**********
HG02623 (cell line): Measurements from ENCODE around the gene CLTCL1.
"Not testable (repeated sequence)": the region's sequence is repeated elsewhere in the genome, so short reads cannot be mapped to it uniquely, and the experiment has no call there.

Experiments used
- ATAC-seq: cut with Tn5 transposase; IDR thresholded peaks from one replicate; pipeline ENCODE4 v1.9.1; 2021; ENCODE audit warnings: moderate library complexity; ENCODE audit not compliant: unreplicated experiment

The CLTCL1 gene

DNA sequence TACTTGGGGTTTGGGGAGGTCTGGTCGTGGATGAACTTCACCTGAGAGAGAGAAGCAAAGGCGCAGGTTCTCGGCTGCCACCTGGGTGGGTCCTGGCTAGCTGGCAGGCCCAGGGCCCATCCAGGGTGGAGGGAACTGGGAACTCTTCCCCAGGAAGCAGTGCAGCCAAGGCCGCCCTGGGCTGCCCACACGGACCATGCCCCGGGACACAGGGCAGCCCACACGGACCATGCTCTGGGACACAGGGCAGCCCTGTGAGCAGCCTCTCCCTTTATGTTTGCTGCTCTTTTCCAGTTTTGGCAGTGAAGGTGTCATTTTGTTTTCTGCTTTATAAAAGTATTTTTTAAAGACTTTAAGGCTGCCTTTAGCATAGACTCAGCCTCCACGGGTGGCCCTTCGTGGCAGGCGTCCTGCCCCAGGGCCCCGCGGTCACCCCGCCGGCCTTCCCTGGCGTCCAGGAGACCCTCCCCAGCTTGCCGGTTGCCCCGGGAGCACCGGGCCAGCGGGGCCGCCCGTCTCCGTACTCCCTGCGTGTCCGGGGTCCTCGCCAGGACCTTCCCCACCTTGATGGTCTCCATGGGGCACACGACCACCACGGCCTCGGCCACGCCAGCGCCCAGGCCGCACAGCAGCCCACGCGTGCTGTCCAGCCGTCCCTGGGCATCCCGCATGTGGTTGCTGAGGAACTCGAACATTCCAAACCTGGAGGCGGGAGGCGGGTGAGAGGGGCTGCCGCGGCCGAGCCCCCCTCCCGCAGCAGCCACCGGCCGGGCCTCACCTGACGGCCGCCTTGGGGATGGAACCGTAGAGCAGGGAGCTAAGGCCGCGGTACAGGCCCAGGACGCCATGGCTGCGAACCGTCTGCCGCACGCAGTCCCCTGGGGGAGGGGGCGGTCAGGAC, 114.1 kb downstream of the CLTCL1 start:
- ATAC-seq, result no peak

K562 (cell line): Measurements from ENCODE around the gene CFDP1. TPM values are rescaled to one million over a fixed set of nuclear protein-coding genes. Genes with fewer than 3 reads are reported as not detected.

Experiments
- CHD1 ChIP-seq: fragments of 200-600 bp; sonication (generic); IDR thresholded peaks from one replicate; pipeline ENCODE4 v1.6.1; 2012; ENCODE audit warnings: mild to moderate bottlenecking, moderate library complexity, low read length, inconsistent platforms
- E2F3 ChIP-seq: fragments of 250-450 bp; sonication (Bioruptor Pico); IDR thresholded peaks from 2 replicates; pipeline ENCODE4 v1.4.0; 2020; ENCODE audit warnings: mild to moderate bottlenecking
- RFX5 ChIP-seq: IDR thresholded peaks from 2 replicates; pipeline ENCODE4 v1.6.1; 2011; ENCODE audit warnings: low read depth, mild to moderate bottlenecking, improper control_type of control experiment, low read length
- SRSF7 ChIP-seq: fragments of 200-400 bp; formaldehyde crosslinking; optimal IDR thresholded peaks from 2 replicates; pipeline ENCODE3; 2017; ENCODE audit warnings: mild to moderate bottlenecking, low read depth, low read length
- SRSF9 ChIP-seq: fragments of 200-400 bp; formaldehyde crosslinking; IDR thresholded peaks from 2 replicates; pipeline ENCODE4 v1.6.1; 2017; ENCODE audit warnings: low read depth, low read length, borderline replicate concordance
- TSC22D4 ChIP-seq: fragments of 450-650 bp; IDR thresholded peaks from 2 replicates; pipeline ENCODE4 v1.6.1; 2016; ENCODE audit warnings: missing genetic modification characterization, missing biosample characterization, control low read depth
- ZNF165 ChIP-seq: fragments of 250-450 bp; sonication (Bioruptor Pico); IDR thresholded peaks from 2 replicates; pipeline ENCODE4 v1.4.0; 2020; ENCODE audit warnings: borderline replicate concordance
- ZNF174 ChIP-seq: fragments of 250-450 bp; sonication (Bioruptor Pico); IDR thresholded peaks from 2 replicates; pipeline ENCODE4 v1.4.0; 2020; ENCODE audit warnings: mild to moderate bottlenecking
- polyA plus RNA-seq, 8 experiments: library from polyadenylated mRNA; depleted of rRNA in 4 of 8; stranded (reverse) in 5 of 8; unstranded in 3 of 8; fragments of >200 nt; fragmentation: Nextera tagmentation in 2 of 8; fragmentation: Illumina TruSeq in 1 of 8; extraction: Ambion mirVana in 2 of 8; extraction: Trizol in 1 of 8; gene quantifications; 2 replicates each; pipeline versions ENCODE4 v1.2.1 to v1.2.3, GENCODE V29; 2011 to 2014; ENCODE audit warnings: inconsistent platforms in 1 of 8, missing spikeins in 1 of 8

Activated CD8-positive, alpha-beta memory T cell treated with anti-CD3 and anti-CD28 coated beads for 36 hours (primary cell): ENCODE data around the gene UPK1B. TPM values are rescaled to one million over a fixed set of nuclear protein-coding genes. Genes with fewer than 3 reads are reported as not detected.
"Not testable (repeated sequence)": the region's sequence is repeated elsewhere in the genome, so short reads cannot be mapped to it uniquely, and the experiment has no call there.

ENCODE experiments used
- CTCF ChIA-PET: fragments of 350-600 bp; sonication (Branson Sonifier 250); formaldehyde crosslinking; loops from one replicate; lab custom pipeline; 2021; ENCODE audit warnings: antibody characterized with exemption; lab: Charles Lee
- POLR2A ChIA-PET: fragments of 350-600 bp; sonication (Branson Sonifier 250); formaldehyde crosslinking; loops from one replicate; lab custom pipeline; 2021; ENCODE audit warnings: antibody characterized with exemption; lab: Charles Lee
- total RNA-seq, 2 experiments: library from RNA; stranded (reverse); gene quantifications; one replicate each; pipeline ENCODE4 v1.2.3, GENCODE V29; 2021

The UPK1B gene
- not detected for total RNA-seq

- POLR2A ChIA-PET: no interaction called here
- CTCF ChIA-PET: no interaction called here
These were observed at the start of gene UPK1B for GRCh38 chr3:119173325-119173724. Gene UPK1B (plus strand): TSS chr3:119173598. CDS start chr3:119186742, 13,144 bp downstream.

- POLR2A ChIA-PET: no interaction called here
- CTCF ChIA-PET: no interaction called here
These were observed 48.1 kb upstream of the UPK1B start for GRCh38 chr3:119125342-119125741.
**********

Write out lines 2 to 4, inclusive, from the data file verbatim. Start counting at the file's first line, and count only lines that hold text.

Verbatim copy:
"Not testable (repeated sequence)": the region's sequence is repeated elsewhere in the genome, so short reads cannot be mapped to it uniquely, and the experiment has no call there.

Experiments used
- ATAC-seq: cut with Tn5 transposase; IDR thresholded peaks from one replicate; pipeline ENCODE4 v1.9.1; 2021; ENCODE audit warnings: moderate library complexity; ENCODE audit not compliant: unreplicated experiment